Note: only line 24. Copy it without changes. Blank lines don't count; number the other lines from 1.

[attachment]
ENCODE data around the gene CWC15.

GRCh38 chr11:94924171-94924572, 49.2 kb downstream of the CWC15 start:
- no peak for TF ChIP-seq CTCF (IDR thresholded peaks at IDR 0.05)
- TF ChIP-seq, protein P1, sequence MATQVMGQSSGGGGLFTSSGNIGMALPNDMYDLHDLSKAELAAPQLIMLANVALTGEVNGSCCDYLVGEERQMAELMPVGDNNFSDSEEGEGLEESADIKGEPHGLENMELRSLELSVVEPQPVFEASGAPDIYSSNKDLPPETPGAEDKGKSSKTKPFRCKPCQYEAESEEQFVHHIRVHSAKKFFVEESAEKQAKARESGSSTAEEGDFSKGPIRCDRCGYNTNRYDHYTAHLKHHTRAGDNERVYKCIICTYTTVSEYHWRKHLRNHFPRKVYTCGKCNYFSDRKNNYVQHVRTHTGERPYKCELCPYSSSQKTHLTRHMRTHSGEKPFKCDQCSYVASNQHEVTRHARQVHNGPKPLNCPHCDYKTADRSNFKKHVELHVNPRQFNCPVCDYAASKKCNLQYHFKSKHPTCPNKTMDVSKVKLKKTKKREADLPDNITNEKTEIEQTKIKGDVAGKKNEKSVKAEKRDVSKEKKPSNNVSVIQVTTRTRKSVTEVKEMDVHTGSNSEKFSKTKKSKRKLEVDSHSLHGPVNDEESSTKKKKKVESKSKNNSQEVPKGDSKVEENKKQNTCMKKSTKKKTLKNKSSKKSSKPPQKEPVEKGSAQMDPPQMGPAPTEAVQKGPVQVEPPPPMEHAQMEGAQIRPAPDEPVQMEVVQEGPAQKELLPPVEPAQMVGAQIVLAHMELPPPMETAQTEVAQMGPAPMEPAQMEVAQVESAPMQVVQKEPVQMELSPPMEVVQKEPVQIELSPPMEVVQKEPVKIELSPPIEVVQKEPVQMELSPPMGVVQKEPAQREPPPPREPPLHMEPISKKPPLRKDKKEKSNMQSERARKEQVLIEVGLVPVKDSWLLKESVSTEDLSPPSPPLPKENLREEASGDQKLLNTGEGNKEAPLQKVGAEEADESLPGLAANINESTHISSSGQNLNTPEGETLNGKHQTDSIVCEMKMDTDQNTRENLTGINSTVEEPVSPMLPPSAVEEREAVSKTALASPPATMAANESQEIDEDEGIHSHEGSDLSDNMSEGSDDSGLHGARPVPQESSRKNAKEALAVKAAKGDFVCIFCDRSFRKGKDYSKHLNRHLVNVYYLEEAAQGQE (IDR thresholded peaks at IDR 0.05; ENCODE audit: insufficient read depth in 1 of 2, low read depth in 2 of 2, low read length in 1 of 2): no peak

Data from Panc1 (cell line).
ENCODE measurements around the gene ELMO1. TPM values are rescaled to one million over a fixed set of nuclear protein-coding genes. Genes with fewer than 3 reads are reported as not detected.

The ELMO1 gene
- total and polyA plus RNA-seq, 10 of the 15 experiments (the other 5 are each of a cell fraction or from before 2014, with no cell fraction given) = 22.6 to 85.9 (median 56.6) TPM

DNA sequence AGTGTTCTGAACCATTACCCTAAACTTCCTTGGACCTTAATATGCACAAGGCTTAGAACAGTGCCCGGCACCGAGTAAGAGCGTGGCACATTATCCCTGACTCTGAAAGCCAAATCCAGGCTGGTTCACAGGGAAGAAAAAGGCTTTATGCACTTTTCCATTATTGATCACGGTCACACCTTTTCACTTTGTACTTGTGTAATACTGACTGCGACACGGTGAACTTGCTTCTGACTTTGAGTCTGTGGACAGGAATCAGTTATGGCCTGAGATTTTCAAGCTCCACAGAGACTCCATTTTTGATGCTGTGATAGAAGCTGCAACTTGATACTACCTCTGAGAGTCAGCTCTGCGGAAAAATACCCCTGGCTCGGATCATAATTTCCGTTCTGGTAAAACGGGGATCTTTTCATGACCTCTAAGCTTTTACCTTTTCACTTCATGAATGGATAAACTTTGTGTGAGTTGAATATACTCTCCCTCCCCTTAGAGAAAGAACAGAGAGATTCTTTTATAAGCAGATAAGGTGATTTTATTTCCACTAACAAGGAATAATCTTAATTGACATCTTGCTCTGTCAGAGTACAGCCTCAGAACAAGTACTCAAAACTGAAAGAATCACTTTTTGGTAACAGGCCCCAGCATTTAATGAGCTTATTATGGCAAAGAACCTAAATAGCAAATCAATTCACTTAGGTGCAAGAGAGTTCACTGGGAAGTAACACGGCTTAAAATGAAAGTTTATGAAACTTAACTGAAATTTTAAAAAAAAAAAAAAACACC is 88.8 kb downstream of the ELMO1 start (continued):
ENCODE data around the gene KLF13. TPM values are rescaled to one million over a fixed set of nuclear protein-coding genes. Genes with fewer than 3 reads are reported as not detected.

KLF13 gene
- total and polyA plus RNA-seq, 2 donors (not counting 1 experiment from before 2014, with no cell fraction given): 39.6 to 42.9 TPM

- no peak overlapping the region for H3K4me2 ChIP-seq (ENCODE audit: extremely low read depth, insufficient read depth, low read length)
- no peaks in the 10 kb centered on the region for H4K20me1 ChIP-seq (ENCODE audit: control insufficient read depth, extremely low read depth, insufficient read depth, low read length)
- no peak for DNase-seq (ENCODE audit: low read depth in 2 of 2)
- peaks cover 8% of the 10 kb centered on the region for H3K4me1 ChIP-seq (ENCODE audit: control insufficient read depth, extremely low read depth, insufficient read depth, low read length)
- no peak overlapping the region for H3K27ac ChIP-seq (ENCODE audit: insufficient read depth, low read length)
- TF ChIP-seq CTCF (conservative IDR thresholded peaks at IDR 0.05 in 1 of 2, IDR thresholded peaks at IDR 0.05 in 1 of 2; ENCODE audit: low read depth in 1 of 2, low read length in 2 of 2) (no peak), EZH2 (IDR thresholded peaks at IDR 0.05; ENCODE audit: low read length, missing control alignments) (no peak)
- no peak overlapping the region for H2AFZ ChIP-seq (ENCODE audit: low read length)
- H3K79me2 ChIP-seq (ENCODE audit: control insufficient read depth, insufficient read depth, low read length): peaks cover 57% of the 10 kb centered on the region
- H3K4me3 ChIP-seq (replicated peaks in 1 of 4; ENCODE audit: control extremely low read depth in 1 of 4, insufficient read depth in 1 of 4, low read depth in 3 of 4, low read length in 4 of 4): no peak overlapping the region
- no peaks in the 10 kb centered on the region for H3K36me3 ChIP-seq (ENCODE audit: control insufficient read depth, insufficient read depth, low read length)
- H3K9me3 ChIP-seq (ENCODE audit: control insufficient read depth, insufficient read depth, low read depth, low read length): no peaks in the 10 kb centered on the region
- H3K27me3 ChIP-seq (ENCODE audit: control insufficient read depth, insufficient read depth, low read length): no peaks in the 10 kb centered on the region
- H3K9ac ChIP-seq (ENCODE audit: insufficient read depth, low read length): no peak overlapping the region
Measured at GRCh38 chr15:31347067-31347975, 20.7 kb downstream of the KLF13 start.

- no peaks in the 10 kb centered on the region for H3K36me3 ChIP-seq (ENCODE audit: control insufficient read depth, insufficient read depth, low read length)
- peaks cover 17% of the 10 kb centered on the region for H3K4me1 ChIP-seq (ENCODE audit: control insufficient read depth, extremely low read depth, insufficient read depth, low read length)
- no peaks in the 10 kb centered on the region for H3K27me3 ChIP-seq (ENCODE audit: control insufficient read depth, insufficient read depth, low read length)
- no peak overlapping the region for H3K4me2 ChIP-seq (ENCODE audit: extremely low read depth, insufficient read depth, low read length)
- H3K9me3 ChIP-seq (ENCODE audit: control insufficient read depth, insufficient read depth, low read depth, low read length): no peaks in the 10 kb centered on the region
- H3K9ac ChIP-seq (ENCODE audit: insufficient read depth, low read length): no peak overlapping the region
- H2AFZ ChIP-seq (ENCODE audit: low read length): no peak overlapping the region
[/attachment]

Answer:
- H3K27me3 ChIP-seq (ENCODE audit: control insufficient read depth, insufficient read depth, low read length): no peaks in the 10 kb centered on the region